The C.J. Anderson injury was a much bigger deal than anyone realized at the time. It has robbed the Broncos of their running game, and while the passing game isn’t bad, it’s not good enough to carry an offense.
9. New York Giants (9-4, LW: 10)
Odell Beckham is turning the simple slant route into an art form. Cornerbacks can’t keep up and safeties are in a terrible spot. The next time you see a safety get smoked on a Beckham slant route and wonder why they didn’t take a better angle, remember Beckham running a slant-and-go and making Miami’s fantastic safety Reshad Jones look awful last year on an 84-yard touchdown. Good luck defending it.
8. Detroit Lions (9-4, LW: 7)
The weirdest “good” team I’ve seen in a long time. They have nine wins and only one has been decisive. They trailed the 3-10 Bears at home before rallying in the fourth quarter, which was like when they trailed the 2-11 Jaguars at home before rallying in the fourth quarter. Yet at some point you can’t play the whole “They could be 2-11!” card for a team that is currently the No. 2 seed in the NFC. They’re having a fine season and the record is good, but I wouldn’t pick them on a neutral field to beat anyone in the top seven. They’re an impossible team to rank.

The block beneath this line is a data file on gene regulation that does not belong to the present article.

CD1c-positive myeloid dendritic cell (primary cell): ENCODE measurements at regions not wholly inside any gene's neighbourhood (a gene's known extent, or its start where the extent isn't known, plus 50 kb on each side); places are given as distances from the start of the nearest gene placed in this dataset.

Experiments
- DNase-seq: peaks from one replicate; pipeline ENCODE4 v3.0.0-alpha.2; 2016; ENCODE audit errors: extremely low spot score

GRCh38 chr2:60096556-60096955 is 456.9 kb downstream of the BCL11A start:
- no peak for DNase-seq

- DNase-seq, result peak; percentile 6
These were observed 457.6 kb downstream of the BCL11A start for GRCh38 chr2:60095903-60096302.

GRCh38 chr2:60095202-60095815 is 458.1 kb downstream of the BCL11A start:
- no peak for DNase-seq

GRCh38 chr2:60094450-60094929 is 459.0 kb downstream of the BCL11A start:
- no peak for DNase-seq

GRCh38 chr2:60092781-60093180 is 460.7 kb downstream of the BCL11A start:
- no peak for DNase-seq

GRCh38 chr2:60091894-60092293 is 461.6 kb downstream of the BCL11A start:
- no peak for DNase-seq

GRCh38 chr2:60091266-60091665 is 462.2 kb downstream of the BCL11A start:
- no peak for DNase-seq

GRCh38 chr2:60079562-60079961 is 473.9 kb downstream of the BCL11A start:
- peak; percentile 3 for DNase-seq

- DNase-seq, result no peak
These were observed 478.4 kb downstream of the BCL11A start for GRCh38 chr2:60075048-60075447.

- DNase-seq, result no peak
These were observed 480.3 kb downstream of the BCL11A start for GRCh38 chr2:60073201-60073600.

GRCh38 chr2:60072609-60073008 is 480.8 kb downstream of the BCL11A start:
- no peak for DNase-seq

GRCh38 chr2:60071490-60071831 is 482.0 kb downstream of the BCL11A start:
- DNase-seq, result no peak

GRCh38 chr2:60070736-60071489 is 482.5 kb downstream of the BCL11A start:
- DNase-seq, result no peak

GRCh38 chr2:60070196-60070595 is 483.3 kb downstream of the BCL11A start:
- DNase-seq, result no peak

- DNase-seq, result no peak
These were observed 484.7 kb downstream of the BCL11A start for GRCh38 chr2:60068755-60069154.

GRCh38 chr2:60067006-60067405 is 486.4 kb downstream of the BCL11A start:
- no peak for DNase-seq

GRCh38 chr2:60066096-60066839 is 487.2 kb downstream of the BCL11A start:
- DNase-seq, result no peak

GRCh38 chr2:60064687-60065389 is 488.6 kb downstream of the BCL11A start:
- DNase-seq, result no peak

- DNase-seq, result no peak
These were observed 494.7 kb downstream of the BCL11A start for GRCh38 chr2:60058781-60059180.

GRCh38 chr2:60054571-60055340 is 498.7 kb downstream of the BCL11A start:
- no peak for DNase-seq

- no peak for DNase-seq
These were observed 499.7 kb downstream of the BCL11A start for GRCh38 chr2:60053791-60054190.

7. Pittsburgh Steelers (8-5, LW: 9)
I’d worry a little bit if Le’Veon Bell can maintain this type of workload. But the Steelers haven’t given themselves a ton of margin for error either. They need to keep winning, but can they make the playoffs and do so with Bell having enough left for a playoff push too?
6. Atlanta Falcons (8-5, LW: 8)
Vic Beasley is turning into a force. He has 13.5 sacks this season after getting three against the Rams. He has four multi-sack games this season. Beasley gives the Falcons a true star to build a defense around.
5. Seattle Seahawks (8-4-1, LW: 5)
The weird part about the Seahawks being so inconsistent this season is they have been the model of consistency in the Russell Wilson era. Sunday’s loss was their first by more than 10 points since 2011, according to ESPN. That’s an NFL-record 85 games without a loss of more than 10. The Seahawks are hard to predict this season.
4. Oakland Raiders (10-3, LW: 3)
Why didn’t the Raiders run the ball more last week at Kansas City? They handed it off 28 times for 132 yards, which is good. Derek Carr threw 41 times in the freezing cold with a bad finger for 117 yards. I don’t blame Carr. It was clear early on he was having trouble throwing in those conditions. It just wasn’t a good game plan.
3. Kansas City Chiefs (10-3, LW: 4)
Between Travis Kelce and Tyreek Hill, the Chiefs have two dangerous playmakers in the passing game. Jeremy Maclin, once he’s all the way back from a groin injury, is pretty good at moving the chains. The Chiefs are becoming as balanced a team as we have in this crazy NFL season.
2. New England Patriots (11-2, LW: 2)
I’d assume 406 yards and three touchdowns in a huge win against a tough Ravens defense would give Tom Brady a huge lead in the MVP race. But it’s hard to know if voters will hold his bogus suspension at the beginning of the season against him.
1. Dallas Cowboys (11-2, LW: 1)
There’s no reason to panic, or drop them a spot yet. Sure there are flaws, but every team has them. The Cowboys kicked off Sunday night’s game, on the road and in the cold, with three fewer losses than anyone else in the NFC. There probably wasn’t a ton of urgency and it wasn’t a huge shock they lost.
Podcast: Is it time for the Cowboys to worry?